Chapter 6 - Click to edit Master title style 6 Volcanoes:...

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Unformatted text preview: Click to edit Master title style 6 Volcanoes: Tectonic Environments and Eruptions Hyndman/Hyndman Natural Hazards and Disasters , 3 rd Edition Cascade Range Volcanoes are Active Until 1970s, Cascade Range volcanoes thought to be extinct or dormant Rule of thumb: if volcano had significant glacial erosion, it had not erupted since end of last ice age and probably wouldnt erupt again 1914-1921 eruptions of Mount Lassen (northern California) seen as exception Cascade Range Volcanoes are Active With understanding of plate tectonics came realization that Cascade Range volcanoes sit over active subduction zone, therefore volcanoes are potentially active Active volcano is one that is likely to erupt again, ever Volcanologists dont consider volcanoes to be dormant only active or extinct , on geologic time scale Introduction to Volcanoes: Generation of Magma Volcano : cone-shaped hill or mountain formed at vent from which molten rock or gases reach Earths surface and erupt Magma : molten rock before it erupts Lava : magma after it reaches Earths surface Volcanoes only form at settings where magma is generated at depth and can rise to surface Introduction to Volcanoes: Generation of Magma Distinction between liquid , solid and gas Substances change from one to another with change in temperature and/or pressure Melting temperature depends on pressure and availability of water Fig. 6-1, p. 135 Stepped Art Solid Liquid Gas Fig. 6-1, p. 135 Introduction to Volcanoes: Generation of Magma Magma rises through crust because less dense than surrounding rocks Magma sometimes breaks off and incorporates pieces of adjacent rocks Magma chamber : mass of molten magma that rises through Earths crust, often erupting at surface to build volcano Magma Properties and Volcanic Behavior No two volcanoes exactly alike No two eruptions exactly alike (even at same volcano) Events of eruption depend on How fluid magma is ( viscosity ) Quantity of water vapor, other volcanic gases ( volatiles ) Type and amount of magma ( volume ) Melting Temperature of a Rock Depends on depth and amount of water Rock may melt by Increase in temperature Decrease in pressure Addition of water (shifts melting curve to lower temperatures) Fig. 6-BTN1, p. 136 Magma Properties and Volcanic Behavior Viscosity: resistance to flow High viscosity magmas are thick and pasty Depends on chemical composition, internal arrangement of atoms and molecules Silica tetrahedra bonds are strong rigid silicate structures higher viscosity Differences in viscosity mainly due to differences in amount of silica Higher percentage of silica higher viscosity Fig. 6-2, p. 137 Between tetrahedra Stepped Art Break bonds Broken silicate structure Formerly shared oxygen atoms 1 h y d r o g e n a t t a c h e s t o a s h a r e d o x y g e n , b r e a k i n g s h a r e d b o n d Added water molecule: (1 oxygen + 2 hydrogens) Hydrogen Oxygen Fig. 6-2, p. 137 Magma Properties and Volcanic...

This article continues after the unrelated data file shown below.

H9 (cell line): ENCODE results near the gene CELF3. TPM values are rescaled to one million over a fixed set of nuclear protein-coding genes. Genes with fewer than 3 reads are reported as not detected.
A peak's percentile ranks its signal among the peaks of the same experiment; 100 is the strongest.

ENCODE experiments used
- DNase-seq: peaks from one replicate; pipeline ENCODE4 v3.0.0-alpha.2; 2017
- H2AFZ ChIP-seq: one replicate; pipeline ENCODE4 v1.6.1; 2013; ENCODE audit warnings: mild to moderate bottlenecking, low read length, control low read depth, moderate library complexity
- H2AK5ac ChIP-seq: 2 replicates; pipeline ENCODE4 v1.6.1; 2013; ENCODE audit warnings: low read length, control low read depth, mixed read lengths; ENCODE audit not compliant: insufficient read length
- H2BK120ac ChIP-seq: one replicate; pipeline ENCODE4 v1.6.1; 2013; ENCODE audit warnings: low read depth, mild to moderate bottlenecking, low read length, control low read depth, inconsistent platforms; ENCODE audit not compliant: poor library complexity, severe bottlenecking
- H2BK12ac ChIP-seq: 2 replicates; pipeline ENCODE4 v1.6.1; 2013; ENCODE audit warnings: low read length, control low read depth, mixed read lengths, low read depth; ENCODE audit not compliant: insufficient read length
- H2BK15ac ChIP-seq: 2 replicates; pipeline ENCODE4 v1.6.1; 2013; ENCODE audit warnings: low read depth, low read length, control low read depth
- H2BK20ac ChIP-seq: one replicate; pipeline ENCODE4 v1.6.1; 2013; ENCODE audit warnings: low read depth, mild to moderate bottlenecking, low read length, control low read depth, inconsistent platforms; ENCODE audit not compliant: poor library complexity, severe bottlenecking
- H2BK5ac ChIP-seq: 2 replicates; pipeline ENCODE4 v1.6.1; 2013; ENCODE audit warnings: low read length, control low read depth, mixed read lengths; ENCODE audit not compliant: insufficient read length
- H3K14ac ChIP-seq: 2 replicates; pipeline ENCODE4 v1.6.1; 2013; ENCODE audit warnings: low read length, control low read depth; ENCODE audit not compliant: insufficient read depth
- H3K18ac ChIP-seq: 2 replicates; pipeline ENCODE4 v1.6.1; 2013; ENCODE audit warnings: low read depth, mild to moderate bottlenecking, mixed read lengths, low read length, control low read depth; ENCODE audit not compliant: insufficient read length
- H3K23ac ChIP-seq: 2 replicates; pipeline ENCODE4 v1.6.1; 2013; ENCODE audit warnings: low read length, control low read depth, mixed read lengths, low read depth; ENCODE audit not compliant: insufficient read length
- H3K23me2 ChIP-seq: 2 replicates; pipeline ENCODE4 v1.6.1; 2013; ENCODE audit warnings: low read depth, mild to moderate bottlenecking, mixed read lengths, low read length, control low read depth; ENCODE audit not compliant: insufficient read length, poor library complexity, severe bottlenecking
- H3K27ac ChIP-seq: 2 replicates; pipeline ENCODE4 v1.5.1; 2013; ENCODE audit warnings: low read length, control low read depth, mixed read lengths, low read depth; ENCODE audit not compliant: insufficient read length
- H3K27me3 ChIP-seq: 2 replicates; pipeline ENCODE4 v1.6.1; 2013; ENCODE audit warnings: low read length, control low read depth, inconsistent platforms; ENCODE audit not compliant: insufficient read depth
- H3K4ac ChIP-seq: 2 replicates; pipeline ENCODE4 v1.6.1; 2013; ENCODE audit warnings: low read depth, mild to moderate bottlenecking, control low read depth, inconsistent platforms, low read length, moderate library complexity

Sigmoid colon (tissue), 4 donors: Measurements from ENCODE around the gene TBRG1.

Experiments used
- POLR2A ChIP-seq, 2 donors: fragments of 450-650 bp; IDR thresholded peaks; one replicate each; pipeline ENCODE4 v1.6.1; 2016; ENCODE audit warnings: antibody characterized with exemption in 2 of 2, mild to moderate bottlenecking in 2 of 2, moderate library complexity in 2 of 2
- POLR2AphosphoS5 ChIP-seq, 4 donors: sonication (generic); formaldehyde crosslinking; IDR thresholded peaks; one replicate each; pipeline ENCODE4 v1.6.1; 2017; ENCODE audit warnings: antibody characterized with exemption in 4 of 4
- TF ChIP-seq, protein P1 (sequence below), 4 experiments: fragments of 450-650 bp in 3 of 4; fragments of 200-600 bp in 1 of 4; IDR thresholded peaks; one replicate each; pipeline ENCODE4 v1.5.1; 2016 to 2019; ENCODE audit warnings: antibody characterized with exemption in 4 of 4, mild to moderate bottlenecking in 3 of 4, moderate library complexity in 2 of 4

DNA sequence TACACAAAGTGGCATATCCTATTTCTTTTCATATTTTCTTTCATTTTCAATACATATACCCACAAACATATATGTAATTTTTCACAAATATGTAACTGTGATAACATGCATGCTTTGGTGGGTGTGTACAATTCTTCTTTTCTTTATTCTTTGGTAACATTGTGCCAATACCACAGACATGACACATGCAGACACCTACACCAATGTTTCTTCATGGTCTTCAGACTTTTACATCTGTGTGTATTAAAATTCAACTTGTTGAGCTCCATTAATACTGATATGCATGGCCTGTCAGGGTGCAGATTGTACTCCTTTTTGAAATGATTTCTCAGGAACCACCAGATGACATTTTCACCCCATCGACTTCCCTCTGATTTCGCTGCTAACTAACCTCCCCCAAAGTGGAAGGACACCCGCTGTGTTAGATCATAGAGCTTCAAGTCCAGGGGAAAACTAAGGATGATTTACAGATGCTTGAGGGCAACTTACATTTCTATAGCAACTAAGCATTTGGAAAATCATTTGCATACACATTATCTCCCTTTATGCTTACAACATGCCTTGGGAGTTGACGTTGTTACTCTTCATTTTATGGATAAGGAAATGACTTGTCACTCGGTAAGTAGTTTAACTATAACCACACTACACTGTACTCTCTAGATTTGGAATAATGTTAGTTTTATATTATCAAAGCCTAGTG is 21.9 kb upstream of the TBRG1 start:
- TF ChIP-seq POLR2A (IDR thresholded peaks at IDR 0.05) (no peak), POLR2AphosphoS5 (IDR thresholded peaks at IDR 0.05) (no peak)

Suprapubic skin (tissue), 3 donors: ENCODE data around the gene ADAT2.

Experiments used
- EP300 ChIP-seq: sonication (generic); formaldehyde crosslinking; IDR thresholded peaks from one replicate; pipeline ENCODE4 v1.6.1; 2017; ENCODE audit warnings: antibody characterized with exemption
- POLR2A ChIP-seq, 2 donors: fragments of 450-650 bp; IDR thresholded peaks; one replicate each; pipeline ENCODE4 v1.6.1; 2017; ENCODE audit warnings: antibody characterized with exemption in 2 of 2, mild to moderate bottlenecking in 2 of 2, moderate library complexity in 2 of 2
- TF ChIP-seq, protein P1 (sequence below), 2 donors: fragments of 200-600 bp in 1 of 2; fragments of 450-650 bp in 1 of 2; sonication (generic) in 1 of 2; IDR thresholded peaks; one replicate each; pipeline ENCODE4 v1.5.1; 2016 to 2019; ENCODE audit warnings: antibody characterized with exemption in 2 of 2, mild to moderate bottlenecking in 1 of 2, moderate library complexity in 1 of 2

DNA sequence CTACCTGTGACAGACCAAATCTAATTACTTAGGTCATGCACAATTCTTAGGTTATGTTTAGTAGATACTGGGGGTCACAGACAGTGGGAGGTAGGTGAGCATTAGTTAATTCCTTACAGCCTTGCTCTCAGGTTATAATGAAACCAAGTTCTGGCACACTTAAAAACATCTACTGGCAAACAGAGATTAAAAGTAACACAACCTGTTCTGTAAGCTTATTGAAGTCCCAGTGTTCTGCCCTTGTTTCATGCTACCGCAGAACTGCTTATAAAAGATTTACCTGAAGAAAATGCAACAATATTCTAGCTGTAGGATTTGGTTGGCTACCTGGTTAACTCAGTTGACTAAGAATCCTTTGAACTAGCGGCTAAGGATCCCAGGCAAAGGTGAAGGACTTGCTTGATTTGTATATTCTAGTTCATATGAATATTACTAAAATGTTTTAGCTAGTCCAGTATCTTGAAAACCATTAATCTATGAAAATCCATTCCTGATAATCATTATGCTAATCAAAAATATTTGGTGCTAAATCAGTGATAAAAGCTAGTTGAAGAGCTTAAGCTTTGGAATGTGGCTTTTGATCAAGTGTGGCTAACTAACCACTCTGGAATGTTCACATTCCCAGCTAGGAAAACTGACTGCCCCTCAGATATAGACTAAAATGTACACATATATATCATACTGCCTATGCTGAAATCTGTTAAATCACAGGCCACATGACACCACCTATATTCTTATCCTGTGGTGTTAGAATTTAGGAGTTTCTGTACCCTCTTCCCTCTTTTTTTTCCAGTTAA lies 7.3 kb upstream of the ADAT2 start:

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This note was uploaded on 03/28/2011 for the course GEO 107 taught by Professor Stidham during the Spring '08 term at SUNY Stony Brook.

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Chapter 6 - Click to edit Master title style 6 Volcanoes:...

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